Monday, 29 February 2016

Statistics

     After my recent trip to Costa Rica, I updated my life lists and, based on the number of people who ask me about such things, it occurred to me that the dedicated birders who follow my blog might be interested in seeing the spreadsheet below.
     This shows all the bird families of the world, based on the IOC World Bird List 2016, with the number of species I have seen in each family, and the percentage that represents of the total. I derive enormous pleasure from seeing the first member of a family of birds that I have never seen before, and with a little diligence and a little luck I can add another family in Cuba this year.
     If you are not interested in such matters quit now!











26 comments:

  1. Replies
    1. Awesome! I have only 401, all in my country, some species seen in Chile and Brazil are the same I've seen before in Argentina

      Delete
    2. Then come to visit us in Canada, Hernán, and we will help to to see many more species. Mi casa es su casa - verdaderamente.

      Delete
  2. Bonjour cher ami,

    C'est fou comme le nombre est important de familles d'oiseaux !
    Gros bisous ♡

    ReplyDelete
  3. You've seen a lot of birds! And obvioulsy travelled a lot too!

    ReplyDelete
    Replies
    1. I have travelled to every continent but Antarctica. My life list stands at 3,224.

      Delete
  4. Oh my goodness. What an impressive list..yes, i did read all of them.

    ReplyDelete
  5. I've never kept a lifelist, just national ones for Japan and the UK. I can't rememeber some of the birds I saw in other locales and with all the recent splits and whatnot it would give me a headache just thinking about it. I'm guessing it would only be about 1000 as I didn't do any serious birding when I happened to be in tropical countries.

    I admire your attention to detail and organizational skills!!!

    ReplyDelete
  6. Wow,now that's what I'd call a list,over 3000 Birds,good going David.
    Keep ticking.
    John.

    ReplyDelete
  7. Wow that is impressive, but I guess you also have a list naming each type of bird from a species as well. I have sort of kept a list of birds I have seen in Africa, UK and France but my book and list from Australia went AWOL, think I must have left it in a taxi and I never did track it down which was very sad. Diane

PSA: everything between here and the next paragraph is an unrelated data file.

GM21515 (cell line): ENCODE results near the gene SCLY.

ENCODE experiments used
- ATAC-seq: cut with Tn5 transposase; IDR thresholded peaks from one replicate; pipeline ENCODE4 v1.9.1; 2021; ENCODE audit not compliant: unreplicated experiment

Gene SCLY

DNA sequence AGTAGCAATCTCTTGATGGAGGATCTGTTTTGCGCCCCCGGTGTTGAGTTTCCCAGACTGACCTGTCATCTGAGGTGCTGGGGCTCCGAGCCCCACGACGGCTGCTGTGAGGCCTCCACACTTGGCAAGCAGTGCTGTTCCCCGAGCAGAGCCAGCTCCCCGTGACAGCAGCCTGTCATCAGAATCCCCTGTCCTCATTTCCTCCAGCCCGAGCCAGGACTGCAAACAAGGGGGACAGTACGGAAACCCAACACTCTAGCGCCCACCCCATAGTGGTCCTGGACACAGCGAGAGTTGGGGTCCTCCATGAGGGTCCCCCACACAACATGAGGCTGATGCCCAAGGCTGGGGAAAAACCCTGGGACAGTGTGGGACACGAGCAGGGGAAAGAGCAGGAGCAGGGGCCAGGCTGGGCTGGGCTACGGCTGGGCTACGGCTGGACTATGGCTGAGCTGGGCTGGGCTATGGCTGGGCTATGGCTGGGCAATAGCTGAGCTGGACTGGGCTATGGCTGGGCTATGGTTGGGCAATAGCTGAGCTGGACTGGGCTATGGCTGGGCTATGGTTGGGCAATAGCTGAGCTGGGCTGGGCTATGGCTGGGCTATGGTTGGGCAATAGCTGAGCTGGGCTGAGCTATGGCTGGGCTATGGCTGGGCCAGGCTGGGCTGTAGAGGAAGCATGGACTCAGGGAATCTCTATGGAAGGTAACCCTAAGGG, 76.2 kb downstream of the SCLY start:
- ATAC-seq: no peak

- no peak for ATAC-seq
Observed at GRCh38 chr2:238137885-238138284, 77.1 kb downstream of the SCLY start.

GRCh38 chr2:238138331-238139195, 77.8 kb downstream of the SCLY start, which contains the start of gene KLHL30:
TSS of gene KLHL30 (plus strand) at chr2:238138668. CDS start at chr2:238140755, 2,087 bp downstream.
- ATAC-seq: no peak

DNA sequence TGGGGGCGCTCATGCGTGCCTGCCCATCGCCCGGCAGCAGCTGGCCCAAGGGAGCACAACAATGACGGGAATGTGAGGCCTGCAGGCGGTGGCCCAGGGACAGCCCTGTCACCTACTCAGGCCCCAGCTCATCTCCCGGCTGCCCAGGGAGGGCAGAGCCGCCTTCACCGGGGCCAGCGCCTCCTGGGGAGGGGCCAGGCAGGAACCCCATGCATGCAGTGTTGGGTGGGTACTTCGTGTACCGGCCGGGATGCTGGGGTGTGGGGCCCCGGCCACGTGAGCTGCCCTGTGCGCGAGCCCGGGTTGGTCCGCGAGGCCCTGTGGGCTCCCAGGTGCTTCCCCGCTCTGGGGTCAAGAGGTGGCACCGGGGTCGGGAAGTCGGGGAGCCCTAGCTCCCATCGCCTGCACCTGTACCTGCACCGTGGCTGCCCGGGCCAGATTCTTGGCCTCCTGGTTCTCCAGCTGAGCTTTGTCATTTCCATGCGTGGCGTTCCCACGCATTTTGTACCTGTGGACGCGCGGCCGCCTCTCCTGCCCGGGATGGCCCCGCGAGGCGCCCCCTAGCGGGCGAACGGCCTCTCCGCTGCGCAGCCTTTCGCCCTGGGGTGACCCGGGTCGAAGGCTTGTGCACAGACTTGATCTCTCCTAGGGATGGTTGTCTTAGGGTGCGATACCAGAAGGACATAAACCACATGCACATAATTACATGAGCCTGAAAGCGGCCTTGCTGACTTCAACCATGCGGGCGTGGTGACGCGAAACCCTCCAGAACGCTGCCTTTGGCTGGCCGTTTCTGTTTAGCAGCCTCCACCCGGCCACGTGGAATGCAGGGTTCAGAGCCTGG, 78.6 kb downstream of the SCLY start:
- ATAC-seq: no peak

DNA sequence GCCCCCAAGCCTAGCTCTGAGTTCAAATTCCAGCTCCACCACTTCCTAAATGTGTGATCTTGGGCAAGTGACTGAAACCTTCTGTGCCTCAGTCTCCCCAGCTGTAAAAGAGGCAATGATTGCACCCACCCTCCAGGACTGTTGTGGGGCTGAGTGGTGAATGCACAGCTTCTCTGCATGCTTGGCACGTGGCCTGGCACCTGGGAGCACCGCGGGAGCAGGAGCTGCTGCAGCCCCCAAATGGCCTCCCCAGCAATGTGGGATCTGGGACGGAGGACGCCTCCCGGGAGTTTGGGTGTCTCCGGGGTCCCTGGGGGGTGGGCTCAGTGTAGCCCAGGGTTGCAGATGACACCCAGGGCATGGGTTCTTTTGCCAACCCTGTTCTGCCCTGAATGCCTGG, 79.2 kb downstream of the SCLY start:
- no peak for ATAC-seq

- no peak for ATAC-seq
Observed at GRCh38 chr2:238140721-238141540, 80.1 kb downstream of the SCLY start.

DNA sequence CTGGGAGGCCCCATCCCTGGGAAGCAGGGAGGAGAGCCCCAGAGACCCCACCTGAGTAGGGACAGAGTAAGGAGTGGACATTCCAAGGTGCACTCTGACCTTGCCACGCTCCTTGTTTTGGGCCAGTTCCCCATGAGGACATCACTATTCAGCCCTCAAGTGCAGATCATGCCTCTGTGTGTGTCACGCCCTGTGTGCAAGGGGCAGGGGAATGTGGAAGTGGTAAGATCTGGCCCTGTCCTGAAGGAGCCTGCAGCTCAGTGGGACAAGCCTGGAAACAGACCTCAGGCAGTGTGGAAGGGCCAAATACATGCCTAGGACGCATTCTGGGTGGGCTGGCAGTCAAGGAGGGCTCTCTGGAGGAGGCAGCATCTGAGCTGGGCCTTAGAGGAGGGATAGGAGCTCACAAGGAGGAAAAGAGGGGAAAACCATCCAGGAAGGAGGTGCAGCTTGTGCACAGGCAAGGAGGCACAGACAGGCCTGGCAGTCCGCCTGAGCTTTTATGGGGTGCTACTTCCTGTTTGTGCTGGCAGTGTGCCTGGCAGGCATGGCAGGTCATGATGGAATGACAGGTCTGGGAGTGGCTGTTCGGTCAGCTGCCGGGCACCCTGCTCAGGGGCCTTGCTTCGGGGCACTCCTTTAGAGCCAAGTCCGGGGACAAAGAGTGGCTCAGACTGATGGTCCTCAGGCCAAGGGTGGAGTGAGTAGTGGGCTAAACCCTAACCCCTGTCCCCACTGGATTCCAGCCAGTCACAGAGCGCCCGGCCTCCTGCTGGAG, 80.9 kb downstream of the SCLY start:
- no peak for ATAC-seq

ReplyDelete
  8. You did a great job making this list, David. One of your ancestors must have been a grocer or a monk. Do you think it's possible to get a full 100% score? Gr Jan W

    ReplyDelete
    Replies
    1. Actually Jan, my great great grandfather was a minister! If you had unlimited time and money you could get close to 100% but I doubt that anyone could ever see every single bird on earth.

      Delete
  9. Fine!!! Great work.. Have a nice week David..

    ReplyDelete
  10. Hello David,
    This is an impressive list of birds.
    Best regards, Irma

    ReplyDelete
  11. It is ENORMOUS!!!!!!!!!!!!!!!!!!!!!

    ReplyDelete
  12. Hello David. Impressive list.
    Quite a job for you.

    ReplyDelete
  13. As you know, David, I'm not a lister and don't tend to get involved in sadistics (unless, of course it's owls or my garden birds), but I can't help but be gobsmacked by your list - and 3,224 lifebirds - Kinnell!!!!! - or are you up to 3,225 already??

    ReplyDelete
  14. Wow David, this is some impressive list. I will at least have to get to the age of 120 to catch up with you.
    Regards,
    Roos

    ReplyDelete
  15. Gosh !!! Have you seen so many types of David !!!!
    which is really great. I work every day so I have not seen so many species. I travel not so much because the work takes time but once .......

    ReplyDelete
  16. Make sure that Canada is on your list, Helma.

    ReplyDelete
  17. Someday I might dig out my old notebooks and try to make sense of them - YOUR list is very organised.

    ReplyDelete
  18. Nice list - although you do have New Zealand Parrots twice!!! I spend for too much time cross checking SSheets at work!

    Cheers - Stewart M - Melbourne

    ReplyDelete
    Replies
    1. Thanks for your diligence, Stewart. I will be sure to make the correction in my database.

      Delete
  19. An impressive list David. I admire your attention to detail. Although I have travelled to a number of continents and birded in most, I couldn't begin to remember all the species I have seen.

    If there are 20,000 birds species in the world you have less than 17,000 to go! Best arrange another trip soon.

    ReplyDelete
    Replies
    1. Ah, but fortunately there are only just over 10,000 species so the task is not quite so daunting!

      Delete